Sunday, December 05, 2004

Ken Starr is Good for Something?

I am something of a vehement anti-prohibitionist. I have no trouble even going after the M.A.D.D. people when they stray from anti-drunk driving advocacy to outright neo-prohibitionists. I am always pleased when outdated liquor laws go the way of the dodo, as in the recent case of the South Carolina Minibottle law. (Which, to their credit, M.A.D.D. was on the correct side of.) And I am hopeful that the Supreme Court might render an important service by allowing wineries to sell and ship their product throughout the United States. See Wine Case Goes to High Court

I was interested to see that former independant counsel Ken Starr is representing the small wineries in their battle against the large liquor wholesaler lobby. These wholesalers enjoy near monopoly status in the states that have banned direct shipping from wineries, which is almost exclusively those states without a native wine industry. (Why do I keep moving into these backwards states?) In an effort to protect their profits they have recast themselves as the only thing standing in the way of underage drinking.

To drive home that point, the Wine and Spirits Wholesalers of America commissioned an undercover video showing a teenage girl, with parental permission, ordering alcohol on the Internet. Days later, the alcohol arrived at her home in a plain container.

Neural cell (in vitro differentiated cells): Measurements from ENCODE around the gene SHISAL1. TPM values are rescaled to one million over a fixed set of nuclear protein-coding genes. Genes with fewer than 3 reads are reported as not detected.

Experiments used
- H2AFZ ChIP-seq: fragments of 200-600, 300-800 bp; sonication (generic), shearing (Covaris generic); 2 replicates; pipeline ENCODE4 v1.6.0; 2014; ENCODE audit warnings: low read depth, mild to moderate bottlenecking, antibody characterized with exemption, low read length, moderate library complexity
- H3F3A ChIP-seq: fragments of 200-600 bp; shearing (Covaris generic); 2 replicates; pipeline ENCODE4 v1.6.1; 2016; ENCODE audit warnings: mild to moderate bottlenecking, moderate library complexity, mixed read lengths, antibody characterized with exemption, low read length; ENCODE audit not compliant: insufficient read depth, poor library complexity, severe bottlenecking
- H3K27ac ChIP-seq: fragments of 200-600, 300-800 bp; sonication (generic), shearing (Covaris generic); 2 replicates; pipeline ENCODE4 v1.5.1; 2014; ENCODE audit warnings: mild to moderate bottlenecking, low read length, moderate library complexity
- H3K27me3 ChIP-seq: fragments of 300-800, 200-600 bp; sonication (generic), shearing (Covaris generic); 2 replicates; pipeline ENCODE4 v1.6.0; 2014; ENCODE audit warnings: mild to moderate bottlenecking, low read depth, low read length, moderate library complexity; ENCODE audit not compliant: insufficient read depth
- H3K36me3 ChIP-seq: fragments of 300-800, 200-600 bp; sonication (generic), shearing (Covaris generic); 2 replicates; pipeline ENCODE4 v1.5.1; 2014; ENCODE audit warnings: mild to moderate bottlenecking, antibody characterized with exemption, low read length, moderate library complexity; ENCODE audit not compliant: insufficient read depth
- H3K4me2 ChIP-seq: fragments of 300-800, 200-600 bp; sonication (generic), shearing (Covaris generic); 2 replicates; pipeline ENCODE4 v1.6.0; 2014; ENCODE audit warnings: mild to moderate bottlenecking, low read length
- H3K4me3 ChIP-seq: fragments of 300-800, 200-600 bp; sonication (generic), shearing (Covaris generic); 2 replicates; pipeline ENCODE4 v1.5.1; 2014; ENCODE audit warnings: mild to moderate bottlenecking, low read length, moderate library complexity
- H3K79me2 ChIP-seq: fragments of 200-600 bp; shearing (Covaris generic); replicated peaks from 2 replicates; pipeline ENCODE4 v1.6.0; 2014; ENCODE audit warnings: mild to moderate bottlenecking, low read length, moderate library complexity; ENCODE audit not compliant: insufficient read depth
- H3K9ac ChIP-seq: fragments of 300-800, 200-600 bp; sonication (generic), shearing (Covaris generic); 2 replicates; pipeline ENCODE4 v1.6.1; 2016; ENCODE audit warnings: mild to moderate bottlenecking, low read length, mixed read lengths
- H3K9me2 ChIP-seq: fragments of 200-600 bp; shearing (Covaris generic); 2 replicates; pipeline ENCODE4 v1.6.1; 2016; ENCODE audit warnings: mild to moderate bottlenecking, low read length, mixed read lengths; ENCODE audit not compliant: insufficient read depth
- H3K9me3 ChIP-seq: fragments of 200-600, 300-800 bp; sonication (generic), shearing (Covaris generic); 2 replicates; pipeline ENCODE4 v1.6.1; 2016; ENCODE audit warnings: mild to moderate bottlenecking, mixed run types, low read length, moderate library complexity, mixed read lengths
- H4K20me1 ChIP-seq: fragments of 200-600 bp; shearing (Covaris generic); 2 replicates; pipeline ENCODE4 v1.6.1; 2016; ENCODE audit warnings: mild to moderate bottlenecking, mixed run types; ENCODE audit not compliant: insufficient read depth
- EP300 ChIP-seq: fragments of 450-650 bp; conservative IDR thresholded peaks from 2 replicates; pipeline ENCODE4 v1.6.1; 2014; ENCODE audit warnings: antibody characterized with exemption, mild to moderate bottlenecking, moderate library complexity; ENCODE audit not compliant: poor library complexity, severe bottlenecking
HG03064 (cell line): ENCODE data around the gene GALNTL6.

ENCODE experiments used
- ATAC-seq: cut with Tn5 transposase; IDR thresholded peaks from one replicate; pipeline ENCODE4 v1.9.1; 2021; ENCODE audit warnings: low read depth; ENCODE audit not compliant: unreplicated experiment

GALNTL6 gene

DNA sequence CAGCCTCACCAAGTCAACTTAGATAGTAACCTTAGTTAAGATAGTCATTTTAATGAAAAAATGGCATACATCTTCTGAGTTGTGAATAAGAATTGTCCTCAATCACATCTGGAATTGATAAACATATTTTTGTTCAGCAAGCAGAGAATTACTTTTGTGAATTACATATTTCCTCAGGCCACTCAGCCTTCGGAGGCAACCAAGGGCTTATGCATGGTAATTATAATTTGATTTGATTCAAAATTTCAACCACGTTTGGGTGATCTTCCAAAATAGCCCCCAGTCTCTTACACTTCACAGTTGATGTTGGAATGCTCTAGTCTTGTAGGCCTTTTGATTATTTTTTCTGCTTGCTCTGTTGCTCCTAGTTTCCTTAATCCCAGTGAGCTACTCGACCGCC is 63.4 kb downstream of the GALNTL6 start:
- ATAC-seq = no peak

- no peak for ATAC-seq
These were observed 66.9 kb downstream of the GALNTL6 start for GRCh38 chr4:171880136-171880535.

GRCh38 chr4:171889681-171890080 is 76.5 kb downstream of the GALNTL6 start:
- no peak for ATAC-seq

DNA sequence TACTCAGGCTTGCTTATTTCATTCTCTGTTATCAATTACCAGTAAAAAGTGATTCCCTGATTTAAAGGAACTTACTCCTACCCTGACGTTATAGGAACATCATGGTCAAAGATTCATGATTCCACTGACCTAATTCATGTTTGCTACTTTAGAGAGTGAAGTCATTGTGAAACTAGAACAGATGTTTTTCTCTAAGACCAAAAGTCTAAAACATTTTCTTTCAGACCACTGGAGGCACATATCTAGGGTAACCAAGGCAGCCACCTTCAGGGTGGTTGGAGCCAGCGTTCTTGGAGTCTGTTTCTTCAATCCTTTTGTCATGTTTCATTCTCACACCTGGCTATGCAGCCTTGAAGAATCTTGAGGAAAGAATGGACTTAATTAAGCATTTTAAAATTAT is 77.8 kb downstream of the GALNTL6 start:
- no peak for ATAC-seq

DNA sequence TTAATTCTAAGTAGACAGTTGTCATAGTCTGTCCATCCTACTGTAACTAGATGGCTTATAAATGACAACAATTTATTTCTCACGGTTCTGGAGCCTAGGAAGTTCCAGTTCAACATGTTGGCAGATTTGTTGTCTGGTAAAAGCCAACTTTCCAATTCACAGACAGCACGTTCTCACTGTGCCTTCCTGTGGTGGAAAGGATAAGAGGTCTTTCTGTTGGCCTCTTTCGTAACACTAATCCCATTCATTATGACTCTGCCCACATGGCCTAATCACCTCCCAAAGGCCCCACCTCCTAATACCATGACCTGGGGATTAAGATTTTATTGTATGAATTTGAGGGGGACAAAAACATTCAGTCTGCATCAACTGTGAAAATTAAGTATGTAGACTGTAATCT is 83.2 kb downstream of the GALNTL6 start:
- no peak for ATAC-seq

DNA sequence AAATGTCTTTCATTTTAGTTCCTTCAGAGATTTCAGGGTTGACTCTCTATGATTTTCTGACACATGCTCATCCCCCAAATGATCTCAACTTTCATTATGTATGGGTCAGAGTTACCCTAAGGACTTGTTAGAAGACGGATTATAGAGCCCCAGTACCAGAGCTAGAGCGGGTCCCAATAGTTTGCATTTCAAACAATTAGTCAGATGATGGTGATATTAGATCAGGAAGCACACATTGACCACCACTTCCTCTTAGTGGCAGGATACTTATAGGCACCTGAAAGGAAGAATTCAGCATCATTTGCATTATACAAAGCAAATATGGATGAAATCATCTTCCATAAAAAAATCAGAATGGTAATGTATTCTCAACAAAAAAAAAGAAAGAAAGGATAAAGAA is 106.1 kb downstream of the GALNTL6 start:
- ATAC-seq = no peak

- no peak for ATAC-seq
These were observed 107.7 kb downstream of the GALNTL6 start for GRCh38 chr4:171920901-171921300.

Any Supreme Court justice who claims to be swayed by this argument should be immediately impeached as being too gullible to sit in judgement on any topic, however insignificant. The purchase of the wine with parental permission (and presumably with their credit card) is indistinguishable from the parents buying it themselves. What would have been a little more convincing is showing the child buying the wine without parental permission.

Now, in order for the child, without parental permission, to get away with such a purchase they would need to A) either have their own credit card, with the between $60 to $400+ buying power needed to purchase a case of wine (how wineries sell their product), or B) steal access to their parent's credit cards and somehow keep them from seeing the bill, AND C) have the wine shipped to them while not being noticed by parents.

Or, they could do what we did when I was in high school and pay someone older a couple of bucks to buy us a six pack. Hmm, which one sounds more plausible?

I have personally felt these restrictions on the wine industry acutely. I have always wanted to support homegrown products, but have found as I moved across the country that I couldn't purchase wines for shipment or find them in my local wine shops. I love Missouri wines, and I even have a cousin making wine under the family name in Virginia, but more often then not I cannot support their efforts by buying a case of wine. I hope that changes.

Besides, 26 states allow wine to be shipped to consumers and I haven't heard a single story that those states are going to hell in a handbasket. How about a little economic freedom here?

1 comment:

Anonymous said...

I see that Each state has its alcohol regulation agency and maintains the right to limit wine shipments entirely or partially. I saw this on wine country basket is this true ?